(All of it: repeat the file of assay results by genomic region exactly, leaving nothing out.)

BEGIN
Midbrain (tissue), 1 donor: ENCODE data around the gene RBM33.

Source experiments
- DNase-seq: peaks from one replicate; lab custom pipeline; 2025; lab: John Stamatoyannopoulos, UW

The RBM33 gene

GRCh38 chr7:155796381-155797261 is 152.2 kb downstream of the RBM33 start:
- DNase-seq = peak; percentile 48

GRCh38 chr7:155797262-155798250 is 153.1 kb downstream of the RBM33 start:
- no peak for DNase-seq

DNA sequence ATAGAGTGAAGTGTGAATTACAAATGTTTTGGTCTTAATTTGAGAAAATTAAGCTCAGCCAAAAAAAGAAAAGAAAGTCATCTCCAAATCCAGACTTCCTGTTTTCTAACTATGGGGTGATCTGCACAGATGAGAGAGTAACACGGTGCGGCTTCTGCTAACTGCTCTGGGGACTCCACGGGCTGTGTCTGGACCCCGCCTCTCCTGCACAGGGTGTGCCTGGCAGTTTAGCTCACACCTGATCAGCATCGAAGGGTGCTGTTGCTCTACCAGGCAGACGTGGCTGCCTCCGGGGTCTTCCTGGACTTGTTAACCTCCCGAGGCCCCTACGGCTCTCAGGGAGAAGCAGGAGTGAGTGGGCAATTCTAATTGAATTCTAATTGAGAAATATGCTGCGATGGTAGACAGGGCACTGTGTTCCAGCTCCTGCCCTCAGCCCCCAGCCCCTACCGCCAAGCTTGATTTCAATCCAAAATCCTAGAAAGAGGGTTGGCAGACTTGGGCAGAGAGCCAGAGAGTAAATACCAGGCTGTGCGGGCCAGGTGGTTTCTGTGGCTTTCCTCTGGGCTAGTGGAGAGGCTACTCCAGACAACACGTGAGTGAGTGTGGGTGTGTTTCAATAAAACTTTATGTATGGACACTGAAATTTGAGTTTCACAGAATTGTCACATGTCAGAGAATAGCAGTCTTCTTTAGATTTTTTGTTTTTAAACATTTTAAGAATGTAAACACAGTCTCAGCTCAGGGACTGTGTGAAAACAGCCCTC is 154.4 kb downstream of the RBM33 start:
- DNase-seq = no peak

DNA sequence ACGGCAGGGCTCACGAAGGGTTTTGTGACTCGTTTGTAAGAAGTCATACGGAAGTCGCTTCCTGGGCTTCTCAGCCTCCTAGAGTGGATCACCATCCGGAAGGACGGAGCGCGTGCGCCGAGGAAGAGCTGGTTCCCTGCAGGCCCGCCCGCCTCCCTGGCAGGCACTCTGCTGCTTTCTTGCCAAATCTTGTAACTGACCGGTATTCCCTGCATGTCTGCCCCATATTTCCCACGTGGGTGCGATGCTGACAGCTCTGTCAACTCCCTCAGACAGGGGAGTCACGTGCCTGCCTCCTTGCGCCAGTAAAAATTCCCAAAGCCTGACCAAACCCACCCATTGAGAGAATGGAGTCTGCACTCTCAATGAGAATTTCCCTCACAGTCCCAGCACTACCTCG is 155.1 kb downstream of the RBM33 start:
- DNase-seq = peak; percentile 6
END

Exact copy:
Midbrain (tissue), 1 donor: ENCODE data around the gene RBM33.

Source experiments
- DNase-seq: peaks from one replicate; lab custom pipeline; 2025; lab: John Stamatoyannopoulos, UW

The RBM33 gene

GRCh38 chr7:155796381-155797261 is 152.2 kb downstream of the RBM33 start:
- DNase-seq = peak; percentile 48

GRCh38 chr7:155797262-155798250 is 153.1 kb downstream of the RBM33 start:
- no peak for DNase-seq

DNA sequence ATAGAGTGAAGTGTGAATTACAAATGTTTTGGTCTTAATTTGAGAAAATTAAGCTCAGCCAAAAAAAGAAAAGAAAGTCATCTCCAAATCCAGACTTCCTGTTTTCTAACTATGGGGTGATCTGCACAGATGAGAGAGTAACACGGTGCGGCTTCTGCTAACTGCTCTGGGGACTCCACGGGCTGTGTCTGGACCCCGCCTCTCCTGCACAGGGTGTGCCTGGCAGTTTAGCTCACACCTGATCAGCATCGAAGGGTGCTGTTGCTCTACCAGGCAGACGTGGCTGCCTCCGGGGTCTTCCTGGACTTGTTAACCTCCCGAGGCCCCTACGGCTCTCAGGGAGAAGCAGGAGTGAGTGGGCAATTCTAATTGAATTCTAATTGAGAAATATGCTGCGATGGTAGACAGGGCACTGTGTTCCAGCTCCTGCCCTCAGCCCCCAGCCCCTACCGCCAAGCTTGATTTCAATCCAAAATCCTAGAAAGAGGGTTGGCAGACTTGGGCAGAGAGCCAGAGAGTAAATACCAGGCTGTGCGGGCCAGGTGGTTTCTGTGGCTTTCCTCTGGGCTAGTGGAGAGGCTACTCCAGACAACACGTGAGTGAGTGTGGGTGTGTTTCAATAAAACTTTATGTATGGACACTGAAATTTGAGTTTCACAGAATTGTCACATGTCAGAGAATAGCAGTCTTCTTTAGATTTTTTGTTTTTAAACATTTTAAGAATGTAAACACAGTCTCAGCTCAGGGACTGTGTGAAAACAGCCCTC is 154.4 kb downstream of the RBM33 start:
- DNase-seq = no peak

DNA sequence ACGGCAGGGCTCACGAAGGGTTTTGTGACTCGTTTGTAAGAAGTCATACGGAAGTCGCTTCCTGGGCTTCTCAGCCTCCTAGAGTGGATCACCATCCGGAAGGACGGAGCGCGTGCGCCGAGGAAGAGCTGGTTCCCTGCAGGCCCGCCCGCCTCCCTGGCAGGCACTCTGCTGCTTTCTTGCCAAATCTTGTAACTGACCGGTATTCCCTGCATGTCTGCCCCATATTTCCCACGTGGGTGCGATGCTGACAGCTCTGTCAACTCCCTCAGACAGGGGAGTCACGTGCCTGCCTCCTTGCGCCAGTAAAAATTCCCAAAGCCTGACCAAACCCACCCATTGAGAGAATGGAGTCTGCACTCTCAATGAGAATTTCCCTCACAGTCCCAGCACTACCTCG is 155.1 kb downstream of the RBM33 start:
- DNase-seq = peak; percentile 6